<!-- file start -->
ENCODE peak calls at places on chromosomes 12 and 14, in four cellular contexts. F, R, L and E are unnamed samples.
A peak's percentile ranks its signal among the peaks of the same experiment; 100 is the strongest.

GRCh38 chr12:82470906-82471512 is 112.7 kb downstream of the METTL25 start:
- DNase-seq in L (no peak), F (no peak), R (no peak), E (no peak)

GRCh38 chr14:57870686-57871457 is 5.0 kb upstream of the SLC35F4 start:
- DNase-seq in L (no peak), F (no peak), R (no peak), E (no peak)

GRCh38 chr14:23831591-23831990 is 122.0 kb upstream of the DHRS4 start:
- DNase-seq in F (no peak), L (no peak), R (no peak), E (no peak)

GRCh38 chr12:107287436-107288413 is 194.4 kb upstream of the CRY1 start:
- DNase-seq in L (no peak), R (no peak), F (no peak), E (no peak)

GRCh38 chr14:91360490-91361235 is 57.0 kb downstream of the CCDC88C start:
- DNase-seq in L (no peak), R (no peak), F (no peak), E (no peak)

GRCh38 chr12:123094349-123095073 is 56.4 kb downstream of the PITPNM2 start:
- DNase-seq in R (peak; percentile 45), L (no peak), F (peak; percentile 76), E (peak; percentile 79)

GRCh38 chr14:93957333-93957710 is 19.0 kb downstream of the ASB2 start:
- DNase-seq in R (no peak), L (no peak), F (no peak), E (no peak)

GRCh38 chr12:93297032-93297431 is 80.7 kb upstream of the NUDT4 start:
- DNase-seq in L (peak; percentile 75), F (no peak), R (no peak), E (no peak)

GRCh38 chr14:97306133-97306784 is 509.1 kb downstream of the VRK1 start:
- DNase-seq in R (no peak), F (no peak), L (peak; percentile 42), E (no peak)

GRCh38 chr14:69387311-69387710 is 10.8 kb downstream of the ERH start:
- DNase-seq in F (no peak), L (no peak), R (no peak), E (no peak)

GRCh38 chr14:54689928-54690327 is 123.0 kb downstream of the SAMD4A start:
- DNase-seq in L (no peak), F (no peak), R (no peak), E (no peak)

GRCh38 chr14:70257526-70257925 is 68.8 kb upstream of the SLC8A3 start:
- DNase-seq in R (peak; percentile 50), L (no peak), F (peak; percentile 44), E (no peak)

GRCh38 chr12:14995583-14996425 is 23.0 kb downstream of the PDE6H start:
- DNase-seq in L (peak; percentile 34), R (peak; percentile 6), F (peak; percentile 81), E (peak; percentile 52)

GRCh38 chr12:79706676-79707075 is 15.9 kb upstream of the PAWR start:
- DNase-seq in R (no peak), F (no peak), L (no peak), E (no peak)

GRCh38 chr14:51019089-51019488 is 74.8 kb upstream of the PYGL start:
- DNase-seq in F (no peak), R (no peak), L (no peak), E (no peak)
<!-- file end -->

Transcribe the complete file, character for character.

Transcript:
ENCODE peak calls at places on chromosomes 12 and 14, in four cellular contexts. F, R, L and E are unnamed samples.
A peak's percentile ranks its signal among the peaks of the same experiment; 100 is the strongest.

GRCh38 chr12:82470906-82471512 is 112.7 kb downstream of the METTL25 start:
- DNase-seq in L (no peak), F (no peak), R (no peak), E (no peak)

GRCh38 chr14:57870686-57871457 is 5.0 kb upstream of the SLC35F4 start:
- DNase-seq in L (no peak), F (no peak), R (no peak), E (no peak)

GRCh38 chr14:23831591-23831990 is 122.0 kb upstream of the DHRS4 start:
- DNase-seq in F (no peak), L (no peak), R (no peak), E (no peak)

GRCh38 chr12:107287436-107288413 is 194.4 kb upstream of the CRY1 start:
- DNase-seq in L (no peak), R (no peak), F (no peak), E (no peak)

GRCh38 chr14:91360490-91361235 is 57.0 kb downstream of the CCDC88C start:
- DNase-seq in L (no peak), R (no peak), F (no peak), E (no peak)

GRCh38 chr12:123094349-123095073 is 56.4 kb downstream of the PITPNM2 start:
- DNase-seq in R (peak; percentile 45), L (no peak), F (peak; percentile 76), E (peak; percentile 79)

GRCh38 chr14:93957333-93957710 is 19.0 kb downstream of the ASB2 start:
- DNase-seq in R (no peak), L (no peak), F (no peak), E (no peak)

GRCh38 chr12:93297032-93297431 is 80.7 kb upstream of the NUDT4 start:
- DNase-seq in L (peak; percentile 75), F (no peak), R (no peak), E (no peak)

GRCh38 chr14:97306133-97306784 is 509.1 kb downstream of the VRK1 start:
- DNase-seq in R (no peak), F (no peak), L (peak; percentile 42), E (no peak)

GRCh38 chr14:69387311-69387710 is 10.8 kb downstream of the ERH start:
- DNase-seq in F (no peak), L (no peak), R (no peak), E (no peak)

GRCh38 chr14:54689928-54690327 is 123.0 kb downstream of the SAMD4A start:
- DNase-seq in L (no peak), F (no peak), R (no peak), E (no peak)

GRCh38 chr14:70257526-70257925 is 68.8 kb upstream of the SLC8A3 start:
- DNase-seq in R (peak; percentile 50), L (no peak), F (peak; percentile 44), E (no peak)

GRCh38 chr12:14995583-14996425 is 23.0 kb downstream of the PDE6H start:
- DNase-seq in L (peak; percentile 34), R (peak; percentile 6), F (peak; percentile 81), E (peak; percentile 52)

GRCh38 chr12:79706676-79707075 is 15.9 kb upstream of the PAWR start:
- DNase-seq in R (no peak), F (no peak), L (no peak), E (no peak)

GRCh38 chr14:51019089-51019488 is 74.8 kb upstream of the PYGL start:
- DNase-seq in F (no peak), R (no peak), L (no peak), E (no peak)